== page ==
and quad-speed settings add 50K, 100K, and 150K of cache, respectively.

If you use your CD drive frequently, move the Supplemental Cache Size slider to
Large, and specify that you have a Quad Speed or Higher CD, even if you don't.
The combination will set aside about 1.2MB for CD caching, and ensure that your
CD will run as fast as possible.
0
 

Author Comment

by:MRED
ID: 1715826
Thanks dvavusin,

I don't want to accept any answers until I can try them on the machine. This as I said in my original question, won't be until after the first of July. The comments that cure it will get the points.
Mr. ED
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Expert Comment

by:dslava
ID: 1715829
Man, i'm afraid its hardware problem . Seems like motherboard's probs
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Author Comment

by:MRED
ID: 1715830
Thanks dslava
I said I won't  take anything as an answer until I can work on the computer after July first.
Mr. ED
0
 

Expert Comment

by:jsilva
ID: 1715831
Hello.

Have you checked your RAM? I once saw a motherboard with an Acer chipset that lets you install just one simm instead of two, and even that the simm was all right, Windows 95 kept doing the same thing until I installed a pair of simms in it instead of one. If you have a DIMM it´s not the case, but in general, check your RAM.

Hope this helps.


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Expert Comment

by:jsilva
ID: 1715832
Hello.

Have you checked your RAM? I once saw a motherboard with an Acer chipset that lets you install just one simm instead of two, and even that the simm was all right, Windows 95 kept doing the same thing until I installed a pair of simms in it instead of one. If you have a DIMM it´s not the case, but in general, check your RAM.

Hope this helps.


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LVL 1

Expert Comment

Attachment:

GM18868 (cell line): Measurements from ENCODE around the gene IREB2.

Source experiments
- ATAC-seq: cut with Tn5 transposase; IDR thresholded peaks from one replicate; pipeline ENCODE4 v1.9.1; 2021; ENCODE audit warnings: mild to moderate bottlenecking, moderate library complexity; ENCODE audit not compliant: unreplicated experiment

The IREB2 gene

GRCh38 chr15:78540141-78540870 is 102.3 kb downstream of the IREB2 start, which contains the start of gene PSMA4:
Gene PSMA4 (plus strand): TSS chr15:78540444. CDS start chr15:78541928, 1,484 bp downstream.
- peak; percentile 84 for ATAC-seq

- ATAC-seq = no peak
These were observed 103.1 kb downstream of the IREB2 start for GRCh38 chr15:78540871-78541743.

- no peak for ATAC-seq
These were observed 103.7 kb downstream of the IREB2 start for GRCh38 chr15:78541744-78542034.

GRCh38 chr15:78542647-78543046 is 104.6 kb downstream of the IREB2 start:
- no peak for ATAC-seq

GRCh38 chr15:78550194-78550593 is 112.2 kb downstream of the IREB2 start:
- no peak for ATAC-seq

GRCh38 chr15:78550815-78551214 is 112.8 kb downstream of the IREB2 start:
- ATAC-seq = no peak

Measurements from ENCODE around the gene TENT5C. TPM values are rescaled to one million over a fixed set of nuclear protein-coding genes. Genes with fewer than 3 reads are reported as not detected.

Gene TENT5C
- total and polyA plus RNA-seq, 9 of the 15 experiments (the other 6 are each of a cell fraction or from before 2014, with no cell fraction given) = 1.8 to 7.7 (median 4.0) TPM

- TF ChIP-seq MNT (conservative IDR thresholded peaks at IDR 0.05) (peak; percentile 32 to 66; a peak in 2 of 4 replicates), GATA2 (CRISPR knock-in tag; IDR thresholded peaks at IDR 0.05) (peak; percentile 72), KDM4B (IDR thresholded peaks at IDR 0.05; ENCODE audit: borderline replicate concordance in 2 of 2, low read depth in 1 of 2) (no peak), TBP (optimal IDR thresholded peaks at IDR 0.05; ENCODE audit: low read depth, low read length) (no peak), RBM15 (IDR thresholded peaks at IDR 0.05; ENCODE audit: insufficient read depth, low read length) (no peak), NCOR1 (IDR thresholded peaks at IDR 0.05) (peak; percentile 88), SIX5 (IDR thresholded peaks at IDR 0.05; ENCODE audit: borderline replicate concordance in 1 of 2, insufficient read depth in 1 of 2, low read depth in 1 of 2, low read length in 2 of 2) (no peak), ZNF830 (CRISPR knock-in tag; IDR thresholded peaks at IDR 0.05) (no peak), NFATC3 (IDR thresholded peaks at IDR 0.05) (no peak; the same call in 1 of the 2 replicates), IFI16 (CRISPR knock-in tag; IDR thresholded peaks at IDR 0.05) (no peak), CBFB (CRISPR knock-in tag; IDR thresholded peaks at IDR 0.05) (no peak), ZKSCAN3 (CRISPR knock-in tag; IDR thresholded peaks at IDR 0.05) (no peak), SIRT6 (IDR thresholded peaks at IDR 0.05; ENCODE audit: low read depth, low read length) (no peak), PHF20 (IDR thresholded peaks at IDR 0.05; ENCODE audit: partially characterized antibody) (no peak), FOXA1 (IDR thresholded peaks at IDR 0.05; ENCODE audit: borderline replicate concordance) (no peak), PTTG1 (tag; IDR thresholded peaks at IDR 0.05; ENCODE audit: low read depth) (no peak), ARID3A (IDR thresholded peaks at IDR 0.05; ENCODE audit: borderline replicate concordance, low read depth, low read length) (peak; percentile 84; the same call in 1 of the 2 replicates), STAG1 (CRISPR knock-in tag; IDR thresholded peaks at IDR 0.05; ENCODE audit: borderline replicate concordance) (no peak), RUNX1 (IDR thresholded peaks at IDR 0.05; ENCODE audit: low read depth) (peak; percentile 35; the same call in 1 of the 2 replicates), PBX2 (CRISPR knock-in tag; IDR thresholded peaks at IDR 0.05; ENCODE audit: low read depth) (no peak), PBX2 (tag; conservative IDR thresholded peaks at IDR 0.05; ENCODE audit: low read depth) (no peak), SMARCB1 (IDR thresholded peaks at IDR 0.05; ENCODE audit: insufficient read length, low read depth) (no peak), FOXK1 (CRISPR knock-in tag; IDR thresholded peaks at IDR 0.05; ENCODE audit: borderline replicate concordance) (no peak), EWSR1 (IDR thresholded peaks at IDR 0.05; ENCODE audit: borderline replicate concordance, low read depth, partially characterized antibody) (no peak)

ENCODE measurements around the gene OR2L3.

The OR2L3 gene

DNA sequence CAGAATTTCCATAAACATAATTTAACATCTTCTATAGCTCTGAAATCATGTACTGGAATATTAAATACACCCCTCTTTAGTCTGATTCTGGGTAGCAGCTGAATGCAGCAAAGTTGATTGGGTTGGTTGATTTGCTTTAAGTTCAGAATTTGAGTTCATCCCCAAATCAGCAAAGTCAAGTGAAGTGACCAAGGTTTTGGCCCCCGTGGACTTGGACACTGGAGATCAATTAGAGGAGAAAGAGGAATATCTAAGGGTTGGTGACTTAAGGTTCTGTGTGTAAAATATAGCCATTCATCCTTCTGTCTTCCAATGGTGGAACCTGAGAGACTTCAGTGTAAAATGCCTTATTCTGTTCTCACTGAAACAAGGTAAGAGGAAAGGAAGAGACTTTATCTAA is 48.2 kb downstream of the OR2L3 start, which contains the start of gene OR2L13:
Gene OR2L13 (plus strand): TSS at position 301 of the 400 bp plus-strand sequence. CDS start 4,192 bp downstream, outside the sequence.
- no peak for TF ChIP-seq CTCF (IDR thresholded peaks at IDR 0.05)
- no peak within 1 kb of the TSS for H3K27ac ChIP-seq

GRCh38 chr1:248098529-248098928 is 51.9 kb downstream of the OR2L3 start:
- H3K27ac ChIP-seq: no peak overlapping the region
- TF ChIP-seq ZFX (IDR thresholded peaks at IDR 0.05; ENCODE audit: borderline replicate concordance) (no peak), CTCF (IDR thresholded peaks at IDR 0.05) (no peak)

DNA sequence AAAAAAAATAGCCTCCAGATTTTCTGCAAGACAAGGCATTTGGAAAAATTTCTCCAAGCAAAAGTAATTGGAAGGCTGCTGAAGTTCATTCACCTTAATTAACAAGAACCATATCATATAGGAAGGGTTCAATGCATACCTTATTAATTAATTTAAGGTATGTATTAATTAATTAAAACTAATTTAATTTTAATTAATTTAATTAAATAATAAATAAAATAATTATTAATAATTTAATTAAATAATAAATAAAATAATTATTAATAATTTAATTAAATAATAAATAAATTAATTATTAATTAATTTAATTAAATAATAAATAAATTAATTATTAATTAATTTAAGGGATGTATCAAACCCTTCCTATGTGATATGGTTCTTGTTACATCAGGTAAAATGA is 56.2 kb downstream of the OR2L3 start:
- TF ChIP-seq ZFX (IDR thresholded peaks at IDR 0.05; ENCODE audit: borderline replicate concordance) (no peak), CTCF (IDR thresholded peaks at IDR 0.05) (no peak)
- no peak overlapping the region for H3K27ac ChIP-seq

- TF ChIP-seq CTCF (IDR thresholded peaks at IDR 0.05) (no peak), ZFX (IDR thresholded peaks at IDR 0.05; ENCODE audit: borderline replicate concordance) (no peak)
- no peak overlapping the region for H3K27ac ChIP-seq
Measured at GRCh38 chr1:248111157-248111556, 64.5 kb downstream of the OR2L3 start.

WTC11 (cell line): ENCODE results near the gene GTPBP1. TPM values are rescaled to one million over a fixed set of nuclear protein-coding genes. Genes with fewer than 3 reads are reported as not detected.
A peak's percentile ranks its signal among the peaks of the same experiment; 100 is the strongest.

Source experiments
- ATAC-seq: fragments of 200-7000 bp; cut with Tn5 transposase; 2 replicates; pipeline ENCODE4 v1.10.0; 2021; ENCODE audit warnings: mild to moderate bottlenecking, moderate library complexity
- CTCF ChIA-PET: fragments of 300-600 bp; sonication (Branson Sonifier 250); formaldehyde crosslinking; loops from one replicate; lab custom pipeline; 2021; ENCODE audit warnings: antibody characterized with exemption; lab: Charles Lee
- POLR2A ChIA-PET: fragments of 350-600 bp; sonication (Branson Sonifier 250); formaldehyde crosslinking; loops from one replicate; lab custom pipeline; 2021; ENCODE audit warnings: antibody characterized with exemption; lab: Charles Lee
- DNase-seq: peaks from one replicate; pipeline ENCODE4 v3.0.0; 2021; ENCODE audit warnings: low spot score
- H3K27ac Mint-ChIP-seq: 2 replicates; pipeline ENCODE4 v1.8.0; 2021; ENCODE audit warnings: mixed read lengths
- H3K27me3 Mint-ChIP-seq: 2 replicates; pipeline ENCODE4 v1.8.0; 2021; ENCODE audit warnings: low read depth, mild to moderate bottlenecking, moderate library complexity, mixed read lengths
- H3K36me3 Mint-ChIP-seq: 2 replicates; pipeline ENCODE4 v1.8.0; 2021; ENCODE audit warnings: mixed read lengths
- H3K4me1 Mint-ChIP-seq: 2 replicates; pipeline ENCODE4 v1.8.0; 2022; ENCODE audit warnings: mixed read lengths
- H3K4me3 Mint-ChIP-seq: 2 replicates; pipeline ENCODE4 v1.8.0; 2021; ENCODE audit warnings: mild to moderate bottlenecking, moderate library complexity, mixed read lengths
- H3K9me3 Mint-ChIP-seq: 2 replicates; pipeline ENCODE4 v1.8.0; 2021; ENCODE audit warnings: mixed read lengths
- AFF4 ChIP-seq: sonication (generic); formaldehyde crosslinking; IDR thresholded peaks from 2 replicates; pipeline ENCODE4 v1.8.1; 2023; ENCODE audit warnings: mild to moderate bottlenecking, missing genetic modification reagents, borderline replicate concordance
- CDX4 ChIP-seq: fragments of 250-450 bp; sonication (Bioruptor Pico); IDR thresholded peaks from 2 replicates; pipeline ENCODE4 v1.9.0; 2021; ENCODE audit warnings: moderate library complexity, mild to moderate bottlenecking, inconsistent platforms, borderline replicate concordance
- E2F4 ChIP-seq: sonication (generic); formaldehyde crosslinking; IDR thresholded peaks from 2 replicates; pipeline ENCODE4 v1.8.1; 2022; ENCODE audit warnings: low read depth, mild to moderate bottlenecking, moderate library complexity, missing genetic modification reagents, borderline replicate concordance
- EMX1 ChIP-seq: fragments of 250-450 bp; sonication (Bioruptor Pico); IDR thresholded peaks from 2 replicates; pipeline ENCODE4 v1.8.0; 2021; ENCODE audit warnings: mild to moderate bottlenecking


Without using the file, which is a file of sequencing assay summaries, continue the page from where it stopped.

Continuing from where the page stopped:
by:teesib
ID: 1715833
This trouble base on your hardware not your software.

First go to BIOS check your hardisk mode try auto detect first.
reboot. read your hardisk menual how to set it to conpatiblity with bios. check cable connected your harddisk and mainboard.
check power line connected on mainboad and harddisk.

If your sure your hardisk setting is right. try to use program
Calibrate come with norton utilies or Sprinwrite. Check your
harddisk with minimun check (3 check) it will deep check with
your harddisk.

or easy way try to swap your hardisk with another computer and
working compared after swaped harddisk.

This problem must use some times. to find what hardware conflict.

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Author Comment

by:MRED
ID: 1715834
Hi dvasusin,
I started down your list and somewhere in my struggles, the problem straighten out.   Thanks! Answer again and you can have the points.

Mr ED
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LVL 4

Accepted Solution

by:
dpavusin earned 200 total points
ID: 1715835
OK I'm glad you solved it. I think this procedure should be done on each W95/98 platform. It helped me alot..seen computers running 30% faster after doing this..

If you ever have any problems I hope you won't hesitate to ask them at Experts-Exchange..

Regards,

Damir